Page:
As U.S. forces sent to Afghanistan as part of President Obama's "surge" go on the offensive, they are encountering record numbers of improvised explosive devices -- the roadside bombs, homemade land mines, and booby traps known as IEDs. After the usual lull in fighting imposed by Afghanistan's harsh winter, the threat rose sharply this spring.
Every measure of the danger has neared or exceeded the records set last August, according to data provided to National Journal by the Pentagon's Joint IED Defeat Organization, dubbed JIEDDO. From the last (relatively) quiet month, February, through the end of May, the number of U.S. and allied troops killed by IEDs per month rose 13 percent; the number wounded was up 34 percent. Explosions that succeeded in inflicting casualties jumped by 40 percent; and the total number of IEDs encountered, including those that detonated harmlessly or were found and neutralized, increased by 43 percent to an unprecedented 1,128 in May -- that's more than 36 a day.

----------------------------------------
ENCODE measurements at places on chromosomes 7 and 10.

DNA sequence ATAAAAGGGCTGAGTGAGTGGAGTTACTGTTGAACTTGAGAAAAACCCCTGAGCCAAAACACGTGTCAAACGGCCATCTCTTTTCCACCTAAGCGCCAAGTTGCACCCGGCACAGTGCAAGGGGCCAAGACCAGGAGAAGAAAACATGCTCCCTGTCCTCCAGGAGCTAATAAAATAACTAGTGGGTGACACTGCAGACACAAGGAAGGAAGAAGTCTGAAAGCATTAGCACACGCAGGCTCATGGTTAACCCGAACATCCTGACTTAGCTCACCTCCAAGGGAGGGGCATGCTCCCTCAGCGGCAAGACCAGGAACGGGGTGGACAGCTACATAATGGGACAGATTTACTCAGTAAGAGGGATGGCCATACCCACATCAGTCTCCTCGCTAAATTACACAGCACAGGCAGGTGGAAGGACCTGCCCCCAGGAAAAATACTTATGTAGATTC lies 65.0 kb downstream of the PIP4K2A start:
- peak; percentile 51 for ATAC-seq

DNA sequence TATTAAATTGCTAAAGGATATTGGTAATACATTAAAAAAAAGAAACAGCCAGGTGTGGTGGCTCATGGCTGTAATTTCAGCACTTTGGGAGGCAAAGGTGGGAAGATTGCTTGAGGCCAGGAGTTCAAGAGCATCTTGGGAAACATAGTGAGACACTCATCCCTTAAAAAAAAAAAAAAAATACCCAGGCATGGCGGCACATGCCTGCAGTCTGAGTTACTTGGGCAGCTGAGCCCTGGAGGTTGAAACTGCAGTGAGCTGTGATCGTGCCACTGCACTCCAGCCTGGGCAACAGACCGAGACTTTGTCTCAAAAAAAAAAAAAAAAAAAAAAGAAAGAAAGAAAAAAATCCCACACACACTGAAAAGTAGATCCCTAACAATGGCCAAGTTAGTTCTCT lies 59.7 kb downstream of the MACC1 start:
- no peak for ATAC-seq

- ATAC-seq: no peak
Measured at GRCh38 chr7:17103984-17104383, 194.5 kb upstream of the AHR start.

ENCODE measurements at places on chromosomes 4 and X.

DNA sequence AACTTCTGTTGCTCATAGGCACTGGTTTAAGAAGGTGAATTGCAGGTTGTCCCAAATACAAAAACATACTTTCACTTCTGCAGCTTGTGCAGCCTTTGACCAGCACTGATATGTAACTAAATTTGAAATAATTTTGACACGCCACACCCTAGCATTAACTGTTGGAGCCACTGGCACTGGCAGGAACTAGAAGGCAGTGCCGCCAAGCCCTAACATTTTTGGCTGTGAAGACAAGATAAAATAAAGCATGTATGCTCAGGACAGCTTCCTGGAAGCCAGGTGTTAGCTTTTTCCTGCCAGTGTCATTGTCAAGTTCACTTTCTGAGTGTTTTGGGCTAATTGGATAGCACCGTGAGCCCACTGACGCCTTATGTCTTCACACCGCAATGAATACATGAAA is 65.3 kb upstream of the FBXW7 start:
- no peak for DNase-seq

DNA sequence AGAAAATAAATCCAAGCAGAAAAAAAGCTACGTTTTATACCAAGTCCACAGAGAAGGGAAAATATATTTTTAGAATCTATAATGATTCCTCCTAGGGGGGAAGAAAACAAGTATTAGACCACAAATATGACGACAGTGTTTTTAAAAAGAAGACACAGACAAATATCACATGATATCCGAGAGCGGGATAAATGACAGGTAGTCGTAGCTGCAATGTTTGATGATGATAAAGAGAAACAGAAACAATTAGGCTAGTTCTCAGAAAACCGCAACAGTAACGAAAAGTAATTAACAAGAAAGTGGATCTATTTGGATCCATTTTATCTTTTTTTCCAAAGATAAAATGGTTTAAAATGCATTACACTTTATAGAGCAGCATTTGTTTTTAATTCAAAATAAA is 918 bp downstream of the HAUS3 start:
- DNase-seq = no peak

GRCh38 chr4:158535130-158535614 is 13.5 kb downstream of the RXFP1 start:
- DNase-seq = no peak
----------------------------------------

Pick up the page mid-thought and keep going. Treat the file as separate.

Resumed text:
"The IED is a condition of our workplace," said Army Lt. Gen. Michael Oates, the Iraq veteran who heads JIEDDO, in a conversation with National Journal. Land mines have been around a long time, but in conventional warfare -- when U.S. forces broke through Iraqi lines during the 1991 Persian Gulf War, for example -- "we would breach a minefield and then we would be into our mission. Today, the IED exists throughout the day and throughout our entire battle space," he said. "We don't have a choice of not operating in it, so it's our challenge to figure out how to adapt."